Evaluation of coastal risk decision making in England, Wales and Northern Ireland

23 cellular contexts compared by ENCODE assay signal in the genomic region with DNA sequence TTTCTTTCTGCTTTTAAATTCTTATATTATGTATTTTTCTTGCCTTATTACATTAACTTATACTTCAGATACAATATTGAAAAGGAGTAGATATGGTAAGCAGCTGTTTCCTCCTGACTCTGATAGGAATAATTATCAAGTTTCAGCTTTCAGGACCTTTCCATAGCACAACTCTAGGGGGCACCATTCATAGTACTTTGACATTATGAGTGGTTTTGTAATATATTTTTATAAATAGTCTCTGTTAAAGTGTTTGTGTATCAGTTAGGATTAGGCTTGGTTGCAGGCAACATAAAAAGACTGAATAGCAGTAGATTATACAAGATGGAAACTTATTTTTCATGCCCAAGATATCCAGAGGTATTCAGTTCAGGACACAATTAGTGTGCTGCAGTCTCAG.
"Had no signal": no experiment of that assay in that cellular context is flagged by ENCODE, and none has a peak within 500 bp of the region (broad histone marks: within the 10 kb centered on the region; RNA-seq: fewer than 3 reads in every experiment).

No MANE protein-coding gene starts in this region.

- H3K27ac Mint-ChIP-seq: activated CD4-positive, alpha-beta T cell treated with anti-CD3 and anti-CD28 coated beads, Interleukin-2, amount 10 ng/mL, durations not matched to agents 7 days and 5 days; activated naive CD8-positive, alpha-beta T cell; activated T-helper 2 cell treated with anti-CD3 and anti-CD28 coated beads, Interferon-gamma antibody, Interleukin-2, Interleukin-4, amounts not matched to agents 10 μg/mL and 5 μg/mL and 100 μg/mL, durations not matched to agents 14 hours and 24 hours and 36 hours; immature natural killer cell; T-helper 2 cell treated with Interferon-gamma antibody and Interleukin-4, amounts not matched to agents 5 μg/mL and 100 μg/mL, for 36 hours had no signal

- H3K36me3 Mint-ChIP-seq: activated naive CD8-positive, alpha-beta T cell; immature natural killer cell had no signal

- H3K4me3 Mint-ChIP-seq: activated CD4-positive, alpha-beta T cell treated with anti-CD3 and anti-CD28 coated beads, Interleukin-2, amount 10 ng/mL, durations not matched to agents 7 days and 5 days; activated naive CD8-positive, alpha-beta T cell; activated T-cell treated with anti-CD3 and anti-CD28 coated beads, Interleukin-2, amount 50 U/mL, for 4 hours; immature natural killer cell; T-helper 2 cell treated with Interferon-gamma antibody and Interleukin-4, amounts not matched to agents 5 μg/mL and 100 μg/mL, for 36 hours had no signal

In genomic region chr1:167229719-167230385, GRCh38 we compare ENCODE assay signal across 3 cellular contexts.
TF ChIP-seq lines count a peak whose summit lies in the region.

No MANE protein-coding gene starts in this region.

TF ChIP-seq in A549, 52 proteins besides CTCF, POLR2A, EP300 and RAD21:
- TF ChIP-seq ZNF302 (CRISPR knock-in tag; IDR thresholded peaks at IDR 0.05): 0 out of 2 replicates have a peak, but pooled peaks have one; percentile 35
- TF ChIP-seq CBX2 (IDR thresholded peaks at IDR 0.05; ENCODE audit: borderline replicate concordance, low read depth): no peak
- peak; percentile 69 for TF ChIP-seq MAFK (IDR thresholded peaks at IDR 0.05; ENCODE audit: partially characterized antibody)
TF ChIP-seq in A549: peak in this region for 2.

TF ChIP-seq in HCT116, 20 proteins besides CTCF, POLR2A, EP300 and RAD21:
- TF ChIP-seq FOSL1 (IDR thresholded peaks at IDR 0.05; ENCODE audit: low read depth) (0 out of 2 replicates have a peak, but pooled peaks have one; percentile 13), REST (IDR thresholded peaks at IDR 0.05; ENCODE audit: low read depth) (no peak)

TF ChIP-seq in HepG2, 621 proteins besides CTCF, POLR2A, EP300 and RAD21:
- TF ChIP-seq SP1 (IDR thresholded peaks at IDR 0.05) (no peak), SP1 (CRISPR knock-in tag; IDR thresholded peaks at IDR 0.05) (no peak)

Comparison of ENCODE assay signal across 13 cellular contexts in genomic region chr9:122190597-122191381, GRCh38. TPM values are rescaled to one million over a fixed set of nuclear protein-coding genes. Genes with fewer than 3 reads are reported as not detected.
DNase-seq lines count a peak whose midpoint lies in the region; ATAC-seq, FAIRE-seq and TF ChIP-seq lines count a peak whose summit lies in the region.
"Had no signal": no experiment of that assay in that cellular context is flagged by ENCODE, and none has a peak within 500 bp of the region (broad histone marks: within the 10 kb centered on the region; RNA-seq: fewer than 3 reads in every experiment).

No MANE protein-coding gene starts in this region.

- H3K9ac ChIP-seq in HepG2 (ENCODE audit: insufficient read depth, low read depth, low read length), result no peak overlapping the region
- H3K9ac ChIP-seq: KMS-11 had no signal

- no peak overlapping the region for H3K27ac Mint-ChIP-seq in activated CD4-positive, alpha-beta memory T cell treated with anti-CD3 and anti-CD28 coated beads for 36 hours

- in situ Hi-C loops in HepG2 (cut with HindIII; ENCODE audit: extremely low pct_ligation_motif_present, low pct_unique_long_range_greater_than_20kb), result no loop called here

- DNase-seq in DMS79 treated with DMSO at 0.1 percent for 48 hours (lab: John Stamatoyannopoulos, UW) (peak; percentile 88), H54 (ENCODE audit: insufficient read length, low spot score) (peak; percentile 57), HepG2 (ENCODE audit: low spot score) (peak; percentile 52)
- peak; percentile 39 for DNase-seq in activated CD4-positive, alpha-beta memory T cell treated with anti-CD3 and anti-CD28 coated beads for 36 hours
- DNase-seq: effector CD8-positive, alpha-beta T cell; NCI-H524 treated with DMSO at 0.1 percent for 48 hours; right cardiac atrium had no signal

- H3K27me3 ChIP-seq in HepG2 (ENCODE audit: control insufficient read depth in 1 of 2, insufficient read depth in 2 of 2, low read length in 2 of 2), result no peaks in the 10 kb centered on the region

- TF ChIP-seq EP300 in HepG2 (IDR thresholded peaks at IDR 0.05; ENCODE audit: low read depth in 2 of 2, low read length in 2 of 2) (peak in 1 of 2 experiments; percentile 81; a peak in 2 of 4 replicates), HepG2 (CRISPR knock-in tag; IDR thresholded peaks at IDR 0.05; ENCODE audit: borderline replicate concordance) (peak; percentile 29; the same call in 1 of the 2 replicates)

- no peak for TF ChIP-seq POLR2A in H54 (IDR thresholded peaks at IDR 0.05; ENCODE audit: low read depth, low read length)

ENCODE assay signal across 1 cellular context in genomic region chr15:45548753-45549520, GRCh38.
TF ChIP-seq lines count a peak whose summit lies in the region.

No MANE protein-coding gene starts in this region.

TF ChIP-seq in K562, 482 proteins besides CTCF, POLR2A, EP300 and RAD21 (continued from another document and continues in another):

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Coastal hazards and their associated risks are not new to coastal managers, engineers and planners. As an island nation the coast of the United Kingdom (UK) has been an attractive area for settlement for centuries. Consequently, a substantial proportion of urban development in the UK is at risk of flooding or coastal erosion. Traditional responses to coastal hazards across Europe have been based upon reactive, parochial hard engineering structural solutions in order to protect assets at risk. These practices have been predominantly sectoral due to fragmented institutional arrangements, with limited integration between the sectors of shoreline management and the land-use planning system. Additionally, historic coastal risk decision making has shown little understanding of the complexities of coastal systems. Whilst within contemporary coastal risk decision making, there is limited transparency as to the role of natural coastal change. Levels of uncertainty exacerbate the complex task of managing coastal risk, in particular in relation to the natural coastal change evidence base. Using a multiple-case study approach, decision making practices in relation to coastal risk in England, Wales and Northern Ireland were evaluated. Concomitantly, the role of the natural coastal change evidence base within these decision making processes was scrutinised. Research investigations were facilitated via the development of two distinct and innovative methodological approaches that framed and guided two semi-structured interview schedules and a number of documentary reviews. This deductive process included a case study selection hypothesis and a Research Strategy Model (with Empirical Indicators). Case study results established the complexities associated with coastal risk decision making, including historic, contemporary and likely future decision making practices. In particular, the range of decision makers involved and the hierarchical and framed nature of decision making were identified. Importantly, traceable coastal risk decision making relationships that exist temporally, spatially and sectorally were ascertained. Forcing factors or 'context issues' that influence these decision making practices were highlighted. It was further determined that the role of natural coastal change science, as part of the coastal risk decision making evidence is constrained. This was found to be due to a number of issues, including the perpetuation of the science-practice disconnect, aggravated by natural coastal change scientific uncertainty. Through analysis of empirical findings and consideration of the underlying case study hypothesis and previous construction of decision making, a conceptualisation of coastal risk decision making was developed. This seeks to convey hypothetical stages of coastal risk decision making pathways and convey the wider complex decision context, including intricate pathway connections. A revised suite of supporting Empirical Indicators allows for a structured and comprehensive assessment of decision making, and importantly, a mechanism by which to explore the role of science within coastal risk decision making.